Also, remember that you cannot overload a press brake when air bending, only when bottoming, coining, or using special-application tooling.
If the tonnage requirement exceeds the concentrated load limit in the center of the machine, you may be able to do the job off-center.
Before doing so, however, you should make sure that the press brake manufacturer allows off-center loading on your machine. It is OK to work off-center within the guidelines of the machine builder, but not outside them.
Once you have determined the tooling position on the bed, you should install the tooling and align the upper and lower tooling for making the bend.
Tooling installation is the most time-consuming, and therefore the most costly, step in the setup procedure.
If your brake has manual clamp bars for the tools, you will need to loosen them enough to slide the tools into position. Install the lower tool (die) first and leave it loose for a moment. Lower the ram so that the distance above the die is about 1/4 in. more than the height of the punch.
Now slide the punch over the die with the tang behind the clamp bars. In this procedure, the die is supporting the weight of the punch. Follow the same procedure whether or not a safety tag is on the punch.
Now snugly tighten the clamp bars against the tang and lower the ram to seat the punch and align the die. Then tighten the die set screws and the clamp bars.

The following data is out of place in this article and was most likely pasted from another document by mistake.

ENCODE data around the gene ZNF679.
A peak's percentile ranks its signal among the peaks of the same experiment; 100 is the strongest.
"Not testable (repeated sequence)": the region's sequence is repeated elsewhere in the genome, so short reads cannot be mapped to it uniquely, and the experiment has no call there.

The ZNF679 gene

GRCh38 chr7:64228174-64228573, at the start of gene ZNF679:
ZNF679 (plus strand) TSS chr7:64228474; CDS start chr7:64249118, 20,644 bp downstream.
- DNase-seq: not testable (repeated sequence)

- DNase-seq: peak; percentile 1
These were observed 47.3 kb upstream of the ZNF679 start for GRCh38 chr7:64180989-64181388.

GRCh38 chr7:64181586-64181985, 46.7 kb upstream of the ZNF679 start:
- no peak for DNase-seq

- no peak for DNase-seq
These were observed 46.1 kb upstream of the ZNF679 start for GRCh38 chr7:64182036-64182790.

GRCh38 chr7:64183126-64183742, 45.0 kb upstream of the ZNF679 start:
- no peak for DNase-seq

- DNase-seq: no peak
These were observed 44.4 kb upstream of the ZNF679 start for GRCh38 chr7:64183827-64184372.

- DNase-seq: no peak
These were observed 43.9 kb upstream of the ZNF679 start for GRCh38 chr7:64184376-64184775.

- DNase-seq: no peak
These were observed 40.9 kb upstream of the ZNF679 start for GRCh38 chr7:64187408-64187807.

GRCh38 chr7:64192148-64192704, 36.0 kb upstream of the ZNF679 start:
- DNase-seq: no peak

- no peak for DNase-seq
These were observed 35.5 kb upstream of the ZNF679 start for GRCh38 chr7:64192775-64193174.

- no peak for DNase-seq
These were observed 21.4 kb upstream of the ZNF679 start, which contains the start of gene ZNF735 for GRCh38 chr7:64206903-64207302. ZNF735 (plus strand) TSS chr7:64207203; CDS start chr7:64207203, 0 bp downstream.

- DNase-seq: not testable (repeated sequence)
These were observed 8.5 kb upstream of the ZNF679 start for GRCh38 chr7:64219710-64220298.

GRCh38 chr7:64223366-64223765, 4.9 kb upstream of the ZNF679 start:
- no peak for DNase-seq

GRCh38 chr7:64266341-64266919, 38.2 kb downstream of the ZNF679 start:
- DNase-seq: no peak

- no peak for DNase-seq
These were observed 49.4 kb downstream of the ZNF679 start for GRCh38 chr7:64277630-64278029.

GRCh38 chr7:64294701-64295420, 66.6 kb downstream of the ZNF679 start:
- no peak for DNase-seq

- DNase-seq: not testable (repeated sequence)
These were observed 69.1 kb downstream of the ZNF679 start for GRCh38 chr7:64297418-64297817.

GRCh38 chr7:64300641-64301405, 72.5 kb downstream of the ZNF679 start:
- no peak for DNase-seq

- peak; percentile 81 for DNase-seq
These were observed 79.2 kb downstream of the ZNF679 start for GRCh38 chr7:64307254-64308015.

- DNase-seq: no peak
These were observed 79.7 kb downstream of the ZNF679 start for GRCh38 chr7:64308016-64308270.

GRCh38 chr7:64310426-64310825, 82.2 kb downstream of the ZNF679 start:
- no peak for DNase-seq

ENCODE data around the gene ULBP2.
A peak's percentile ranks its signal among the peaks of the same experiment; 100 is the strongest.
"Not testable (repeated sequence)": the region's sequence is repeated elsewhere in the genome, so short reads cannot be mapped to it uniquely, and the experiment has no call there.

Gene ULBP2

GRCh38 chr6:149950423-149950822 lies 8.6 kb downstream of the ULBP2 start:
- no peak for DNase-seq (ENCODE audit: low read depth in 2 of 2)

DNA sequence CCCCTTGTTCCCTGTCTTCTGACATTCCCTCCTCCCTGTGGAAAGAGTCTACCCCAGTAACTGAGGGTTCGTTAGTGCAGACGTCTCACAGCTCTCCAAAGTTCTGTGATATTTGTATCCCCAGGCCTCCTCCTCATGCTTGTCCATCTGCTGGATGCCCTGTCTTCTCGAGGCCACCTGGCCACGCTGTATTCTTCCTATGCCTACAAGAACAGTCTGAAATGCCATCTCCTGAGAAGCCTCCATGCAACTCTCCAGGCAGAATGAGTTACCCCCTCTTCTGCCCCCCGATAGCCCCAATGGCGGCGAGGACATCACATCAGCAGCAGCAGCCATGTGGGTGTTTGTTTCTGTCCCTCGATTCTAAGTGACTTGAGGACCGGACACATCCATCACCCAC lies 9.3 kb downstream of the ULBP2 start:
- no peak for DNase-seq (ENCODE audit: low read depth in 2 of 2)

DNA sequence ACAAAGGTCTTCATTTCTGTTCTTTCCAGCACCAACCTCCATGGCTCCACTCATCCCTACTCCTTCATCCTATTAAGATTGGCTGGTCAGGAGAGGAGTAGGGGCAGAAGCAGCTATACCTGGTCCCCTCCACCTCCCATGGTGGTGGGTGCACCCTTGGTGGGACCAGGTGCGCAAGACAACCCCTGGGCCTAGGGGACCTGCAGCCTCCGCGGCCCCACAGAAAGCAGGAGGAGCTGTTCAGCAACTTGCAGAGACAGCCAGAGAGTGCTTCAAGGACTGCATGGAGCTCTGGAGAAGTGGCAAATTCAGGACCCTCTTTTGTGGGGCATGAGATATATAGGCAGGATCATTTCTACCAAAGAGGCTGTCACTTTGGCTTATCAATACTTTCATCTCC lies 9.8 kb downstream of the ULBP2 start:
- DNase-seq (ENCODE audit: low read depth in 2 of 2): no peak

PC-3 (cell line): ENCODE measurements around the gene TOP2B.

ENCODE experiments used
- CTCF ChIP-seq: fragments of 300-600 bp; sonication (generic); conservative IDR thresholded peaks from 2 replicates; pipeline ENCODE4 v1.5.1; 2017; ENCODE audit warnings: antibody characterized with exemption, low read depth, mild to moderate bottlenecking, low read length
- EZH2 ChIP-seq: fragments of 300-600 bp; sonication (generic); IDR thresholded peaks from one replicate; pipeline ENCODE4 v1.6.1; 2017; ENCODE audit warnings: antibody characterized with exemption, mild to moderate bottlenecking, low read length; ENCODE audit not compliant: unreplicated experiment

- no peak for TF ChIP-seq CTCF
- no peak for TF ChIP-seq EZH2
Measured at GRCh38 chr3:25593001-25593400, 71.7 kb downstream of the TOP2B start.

Using a hydraulic clamp for the tooling makes this procedure easier and faster; using snap tooling is even more efficient. Both of these features are available as retrofit systems for all press brakes.
Whether manual or CNC, the brake should be programmed properly for making the bend. Manual programming may take some trial and error, but a CNC machine usually can be programmed very quickly.
The second most time-consuming step of the setup procedure is programming.
Perhaps one reason programming takes so long is that some operators are not trained properly. Operators spend a great deal of time learning how to operate brakes, but seldom is much time spent on programming. Of course , programming a CNC brake takes less time than programming a manual one does, but proper training in the concept is critical for both CNC and manual machines.
Make a test bend on a scrap part so you don't ruin a good blank. Use a production blank only after completing a good test bend. Every blank costs money, after all.
Corrections to the program should be made during the testing phase. However, be careful not to change a program after a good part has been formed.
Test bending and program correcting should be done at the same time. Program corrections should not be made after an acceptable part has been formed, as long as the program does not change during forming. Here again the operator's programming expertise of the operator in programming is crucial to a complete and efficient setup procedure.
After proper setup, you're ready to run good parts. However, don't assume that every part will be perfect. Your supervisor will establish a testing review procedure for the parts you are making.
Commit your setup procedure to memory and follow it for every different part you form. You soon will find that your setup time will decrease while your accuracy improves substantially.